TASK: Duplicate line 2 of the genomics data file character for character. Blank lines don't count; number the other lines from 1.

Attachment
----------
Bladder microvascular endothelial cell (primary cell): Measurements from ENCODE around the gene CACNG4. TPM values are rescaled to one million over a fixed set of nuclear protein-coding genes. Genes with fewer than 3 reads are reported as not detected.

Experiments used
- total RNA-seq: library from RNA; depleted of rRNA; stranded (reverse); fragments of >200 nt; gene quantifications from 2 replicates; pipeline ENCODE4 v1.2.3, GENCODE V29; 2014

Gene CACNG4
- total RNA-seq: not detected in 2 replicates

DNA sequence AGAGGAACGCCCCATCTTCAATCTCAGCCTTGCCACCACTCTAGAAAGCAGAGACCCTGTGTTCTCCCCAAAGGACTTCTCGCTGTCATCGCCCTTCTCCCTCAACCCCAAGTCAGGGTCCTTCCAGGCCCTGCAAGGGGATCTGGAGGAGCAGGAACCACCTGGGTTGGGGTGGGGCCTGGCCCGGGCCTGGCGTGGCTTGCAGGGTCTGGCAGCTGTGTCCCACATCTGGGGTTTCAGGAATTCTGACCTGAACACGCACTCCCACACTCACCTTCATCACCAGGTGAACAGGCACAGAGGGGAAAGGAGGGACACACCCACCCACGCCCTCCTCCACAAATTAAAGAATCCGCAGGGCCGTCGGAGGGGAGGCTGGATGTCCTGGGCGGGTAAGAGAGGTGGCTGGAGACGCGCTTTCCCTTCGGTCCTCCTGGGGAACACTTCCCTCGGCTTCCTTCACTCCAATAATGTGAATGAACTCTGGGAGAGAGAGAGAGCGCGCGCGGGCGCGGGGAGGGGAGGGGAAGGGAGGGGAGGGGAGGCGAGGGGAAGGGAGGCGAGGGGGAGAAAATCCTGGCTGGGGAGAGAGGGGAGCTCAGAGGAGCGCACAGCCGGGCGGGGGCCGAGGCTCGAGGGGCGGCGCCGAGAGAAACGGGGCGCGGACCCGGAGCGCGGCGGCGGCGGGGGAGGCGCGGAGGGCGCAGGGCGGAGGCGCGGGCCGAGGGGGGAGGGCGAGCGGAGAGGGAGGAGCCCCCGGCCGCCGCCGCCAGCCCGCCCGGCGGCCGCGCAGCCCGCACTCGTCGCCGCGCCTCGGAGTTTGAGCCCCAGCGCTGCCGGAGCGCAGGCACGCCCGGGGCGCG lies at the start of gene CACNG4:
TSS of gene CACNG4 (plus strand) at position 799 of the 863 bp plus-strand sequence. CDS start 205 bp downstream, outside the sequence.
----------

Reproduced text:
Experiments used